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Lab-grown meat getting boost from Government

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It is clean, has a low carbon footprint and does not involve any killing.

Lab-grown meat is a key protein alternative of the future and could be making its way to dinner plates here, as Singapore ramps up production of home-grown food.

The effort is getting a boost from the Government's Research, Innovation and Enterprise 2020 plan, under which $144 million is going into food-related research, including sustainable urban food production, future foods and food safety science and innovation.

To make meat, stem cells extracted from chickens, cows, fish and pigs will be grown and multiplied in bioreactors, and eventually undergo tissue engineering to make whole meat cuts, said researchers.

Leveraging on its existing technology in bioproduction and stem cell bioengineering, A*Star's (the Agency for Science, Technology and Research) Bioprocessing Technology Institute (BTI) has started trials on culturing meat, which will be grown on a large scale in bioreactors.

The cells will make up at most half of the meat with the rest made up of bulking agents such as starch and other ingredients to improve taste and texture.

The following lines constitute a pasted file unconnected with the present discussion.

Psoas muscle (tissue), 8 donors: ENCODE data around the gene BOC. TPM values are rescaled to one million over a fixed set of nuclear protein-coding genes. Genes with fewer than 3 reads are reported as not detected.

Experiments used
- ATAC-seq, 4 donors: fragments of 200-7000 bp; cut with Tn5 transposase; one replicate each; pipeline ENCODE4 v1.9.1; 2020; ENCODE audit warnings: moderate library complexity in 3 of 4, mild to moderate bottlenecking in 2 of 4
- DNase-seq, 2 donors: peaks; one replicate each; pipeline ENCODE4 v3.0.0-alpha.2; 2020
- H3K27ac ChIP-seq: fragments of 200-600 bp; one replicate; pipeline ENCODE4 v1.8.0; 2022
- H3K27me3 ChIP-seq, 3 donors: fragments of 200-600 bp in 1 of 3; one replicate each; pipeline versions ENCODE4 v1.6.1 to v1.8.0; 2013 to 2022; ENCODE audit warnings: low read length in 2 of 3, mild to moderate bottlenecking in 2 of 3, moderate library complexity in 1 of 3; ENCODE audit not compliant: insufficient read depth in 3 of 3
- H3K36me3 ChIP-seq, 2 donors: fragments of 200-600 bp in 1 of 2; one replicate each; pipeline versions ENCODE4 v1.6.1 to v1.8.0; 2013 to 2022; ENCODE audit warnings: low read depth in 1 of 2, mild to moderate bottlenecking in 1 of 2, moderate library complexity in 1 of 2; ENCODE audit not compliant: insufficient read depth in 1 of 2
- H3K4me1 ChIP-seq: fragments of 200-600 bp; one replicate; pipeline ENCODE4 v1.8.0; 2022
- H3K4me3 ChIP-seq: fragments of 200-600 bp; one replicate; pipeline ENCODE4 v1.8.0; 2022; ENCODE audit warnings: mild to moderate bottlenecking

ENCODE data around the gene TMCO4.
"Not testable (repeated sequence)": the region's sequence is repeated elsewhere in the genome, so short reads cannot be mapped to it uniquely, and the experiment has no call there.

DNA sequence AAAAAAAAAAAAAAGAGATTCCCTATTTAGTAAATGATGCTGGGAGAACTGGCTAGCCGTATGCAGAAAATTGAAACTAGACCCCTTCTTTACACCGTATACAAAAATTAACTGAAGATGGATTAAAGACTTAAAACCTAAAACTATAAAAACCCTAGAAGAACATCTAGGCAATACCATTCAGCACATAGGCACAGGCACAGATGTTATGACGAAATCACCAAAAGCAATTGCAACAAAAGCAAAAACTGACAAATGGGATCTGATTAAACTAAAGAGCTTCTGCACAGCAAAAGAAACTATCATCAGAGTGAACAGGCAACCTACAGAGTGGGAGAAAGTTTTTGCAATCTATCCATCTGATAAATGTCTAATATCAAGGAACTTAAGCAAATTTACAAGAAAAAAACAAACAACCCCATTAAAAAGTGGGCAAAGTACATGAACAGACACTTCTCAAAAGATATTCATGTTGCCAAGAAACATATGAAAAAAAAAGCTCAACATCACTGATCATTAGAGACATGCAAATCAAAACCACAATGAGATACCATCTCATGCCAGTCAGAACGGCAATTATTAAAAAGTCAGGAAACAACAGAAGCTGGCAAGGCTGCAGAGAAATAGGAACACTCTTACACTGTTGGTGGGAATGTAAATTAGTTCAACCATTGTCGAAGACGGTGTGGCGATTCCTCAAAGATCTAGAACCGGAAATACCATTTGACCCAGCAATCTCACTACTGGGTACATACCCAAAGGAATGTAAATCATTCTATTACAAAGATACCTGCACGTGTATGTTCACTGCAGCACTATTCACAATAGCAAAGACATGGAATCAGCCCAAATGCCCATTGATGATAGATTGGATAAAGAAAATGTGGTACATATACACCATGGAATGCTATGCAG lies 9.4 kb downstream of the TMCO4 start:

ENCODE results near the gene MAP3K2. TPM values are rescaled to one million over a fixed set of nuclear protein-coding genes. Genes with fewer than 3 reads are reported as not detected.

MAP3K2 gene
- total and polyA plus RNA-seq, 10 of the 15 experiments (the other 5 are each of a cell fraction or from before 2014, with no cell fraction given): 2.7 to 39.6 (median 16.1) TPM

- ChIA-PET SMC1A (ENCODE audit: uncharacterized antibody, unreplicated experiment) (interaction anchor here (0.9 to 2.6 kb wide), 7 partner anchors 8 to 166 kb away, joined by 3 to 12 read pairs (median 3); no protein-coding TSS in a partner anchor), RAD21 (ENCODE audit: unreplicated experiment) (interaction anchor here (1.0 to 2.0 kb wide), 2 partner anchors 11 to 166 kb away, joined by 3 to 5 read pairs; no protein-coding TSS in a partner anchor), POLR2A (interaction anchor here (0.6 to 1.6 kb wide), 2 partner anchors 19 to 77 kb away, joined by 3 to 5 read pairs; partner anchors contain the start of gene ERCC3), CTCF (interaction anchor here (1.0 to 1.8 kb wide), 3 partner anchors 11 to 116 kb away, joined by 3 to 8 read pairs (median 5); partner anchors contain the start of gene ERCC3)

But its nutritional value will be similar to that of traditional meat, said Dr Kelvin Ng, head of strategic innovation at BTI.

Scientists here are not just growing meat in labs.

They are also breeding tough, fast-growing superfish that have extra amounts of healthy fat in efforts to produce more high-quality protein.

The "premium tilapia" are also disease-resistant and rich in omega-3 fatty acids, and are being bred in Temasek Life Sciences Laboratory (TLL).

The tilapia will join the ranks of locally produced fish stock - TLL-bred sea bass and barramundi, developed by Barramundi Asia.

Last year, only 9 per cent of the fish eaten in Singapore was produced locally.

"Tilapia is a traditional brackish-water or freshwater fish. In Singapore, we don't have much freshwater sources.

"But we have a lot of coastal lines, so we are working on adapting our Tilapia to grow in seawater," said Dr Liew Woei Chang, research investigator at TLL.

Meanwhile, National University of Singapore (NUS) scientists are creating the next generation of supercrops that can survive drought and withstand high temperatures.

They will also be disease-resistant and grow well in low light intensity. To develop these traits in crops, their genes must be enhanced.

Scientists here have invented a novel nanotube carrier that can be absorbed by the leaf to transform the genes in a cell component at a faster rate.

The nanotube carrier was developed by scientists at the Singapore-MIT Alliance for Research and Technology at the Campus for Research Excellence And Technological Enterprise in NUS.

Since 2017, a research team in TLL has also been carrying out a vegetable breeding programme in its quest to produce batches of crops that grow optimally in indoor farming conditions such as low light intensity.